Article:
Later, boarding the train in Vermont to travel the vaudeville circuit with Slim White, young Faby was leaving behind all that was familiar, her sister Josephine, Maman, Papa, and Maman Aurore, yet her adventure was just beginning. The landscapes she viewed from the train were as varied as each city they played. ”Telling Sonny” is an intriguing ride.
I missed Faby when the story ended as if I were saying goodbye to a new friend. I look forward to Elizabeth Gauffreau’s next book.
Read the reviews and buy the book: https://www.amazon.com/Telling-Sonny-novel-Elizabeth-Gauffreau-ebook/dp/B07NRV2GJ7
Read the reviews and follow Elizabeth on Goodreads: https://www.goodreads.com/author/show/18740495.Elizabeth_Gauffreau
About Elizabeth Gauffreau
Elizabeth Gauffreau holds a BA in English/Writing from Old Dominion University and an MA in English/Fiction Writing from the University of New Hampshire. Her fiction publications include short stories in Adelaide Literary Magazine, The Long Story, Soundings East, Ad Hoc Monadnock, Rio Grande Review, Blueline, Slow Trains, Hospital Drive, and Serving House Journal, among others. Her poetry has appeared in The Writing On The Wall, The Larcom Review, and Natural Bridge.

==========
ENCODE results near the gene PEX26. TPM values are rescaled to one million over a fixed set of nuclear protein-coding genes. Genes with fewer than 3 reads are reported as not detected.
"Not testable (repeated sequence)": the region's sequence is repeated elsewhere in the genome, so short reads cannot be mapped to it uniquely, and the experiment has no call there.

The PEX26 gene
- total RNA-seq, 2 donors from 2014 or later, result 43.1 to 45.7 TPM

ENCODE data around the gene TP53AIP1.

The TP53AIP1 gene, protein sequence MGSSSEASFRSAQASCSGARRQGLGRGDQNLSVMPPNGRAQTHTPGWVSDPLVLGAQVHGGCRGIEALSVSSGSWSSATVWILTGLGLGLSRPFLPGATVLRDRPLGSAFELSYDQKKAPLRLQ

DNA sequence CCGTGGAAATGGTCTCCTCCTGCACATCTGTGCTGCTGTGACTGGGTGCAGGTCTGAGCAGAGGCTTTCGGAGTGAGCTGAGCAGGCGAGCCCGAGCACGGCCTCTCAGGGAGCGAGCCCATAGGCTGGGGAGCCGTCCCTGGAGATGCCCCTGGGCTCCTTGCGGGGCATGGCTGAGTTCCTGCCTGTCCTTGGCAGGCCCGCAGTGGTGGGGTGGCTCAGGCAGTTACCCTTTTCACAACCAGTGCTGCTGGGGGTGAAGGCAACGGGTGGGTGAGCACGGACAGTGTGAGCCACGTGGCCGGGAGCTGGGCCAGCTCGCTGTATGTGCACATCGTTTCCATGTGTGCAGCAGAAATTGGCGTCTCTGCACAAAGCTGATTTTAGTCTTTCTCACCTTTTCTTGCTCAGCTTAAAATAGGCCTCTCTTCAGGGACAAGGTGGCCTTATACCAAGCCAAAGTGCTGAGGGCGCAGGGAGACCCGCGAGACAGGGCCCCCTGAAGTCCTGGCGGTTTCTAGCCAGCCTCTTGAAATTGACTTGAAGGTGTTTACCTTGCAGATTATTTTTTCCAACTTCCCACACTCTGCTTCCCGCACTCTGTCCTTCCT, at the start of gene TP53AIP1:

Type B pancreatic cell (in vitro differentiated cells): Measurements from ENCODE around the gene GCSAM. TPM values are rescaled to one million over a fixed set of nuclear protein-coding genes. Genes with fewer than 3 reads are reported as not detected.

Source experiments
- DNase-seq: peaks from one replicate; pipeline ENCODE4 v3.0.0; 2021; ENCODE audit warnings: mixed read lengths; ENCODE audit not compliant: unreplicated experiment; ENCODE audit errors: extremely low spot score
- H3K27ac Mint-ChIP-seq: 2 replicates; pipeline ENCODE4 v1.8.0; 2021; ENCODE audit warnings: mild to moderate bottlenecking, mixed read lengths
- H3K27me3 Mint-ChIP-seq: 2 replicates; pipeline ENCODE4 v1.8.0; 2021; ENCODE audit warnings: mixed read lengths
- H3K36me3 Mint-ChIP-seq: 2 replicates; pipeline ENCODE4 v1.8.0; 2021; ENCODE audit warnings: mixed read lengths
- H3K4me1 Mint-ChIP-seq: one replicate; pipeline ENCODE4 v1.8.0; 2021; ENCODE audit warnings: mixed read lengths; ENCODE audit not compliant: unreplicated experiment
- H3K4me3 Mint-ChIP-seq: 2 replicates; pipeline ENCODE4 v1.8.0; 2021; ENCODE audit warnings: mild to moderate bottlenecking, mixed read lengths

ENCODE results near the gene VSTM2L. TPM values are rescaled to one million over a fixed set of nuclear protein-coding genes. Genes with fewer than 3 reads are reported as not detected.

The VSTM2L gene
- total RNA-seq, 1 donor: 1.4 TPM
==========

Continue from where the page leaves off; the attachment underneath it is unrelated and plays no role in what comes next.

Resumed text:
Liz grew up a child of the 1960s in northern New England before spending twenty years in the South as a Navy wife. After working for Granite State College in Concord, New Hampshire for eighteen years, she recently accepted a faculty position as Assistant Dean of Curriculum and Assessment at Champlain College Online in Burlington, Vermont. In addition to academic advising, teaching, and higher education administration, her professional background includes assessment of prior experiential learning for college credit.
Much of Liz’s fiction is inspired by her family history, and lately she has developed an interest in writing about her family’s genealogy. Learn about her attempts to stick to the facts of her family history at http://genealogylizgauffreau.com. Liz lives in Nottingham, New Hampshire with her husband; their daughter has flown the nest to live in sunny California.
Connect to Elizabeth
My thanks to Liz for permitting me to share posts from her archives and I encourage you to check both sites yourselves.. Your comments are always welcome… thanks Sally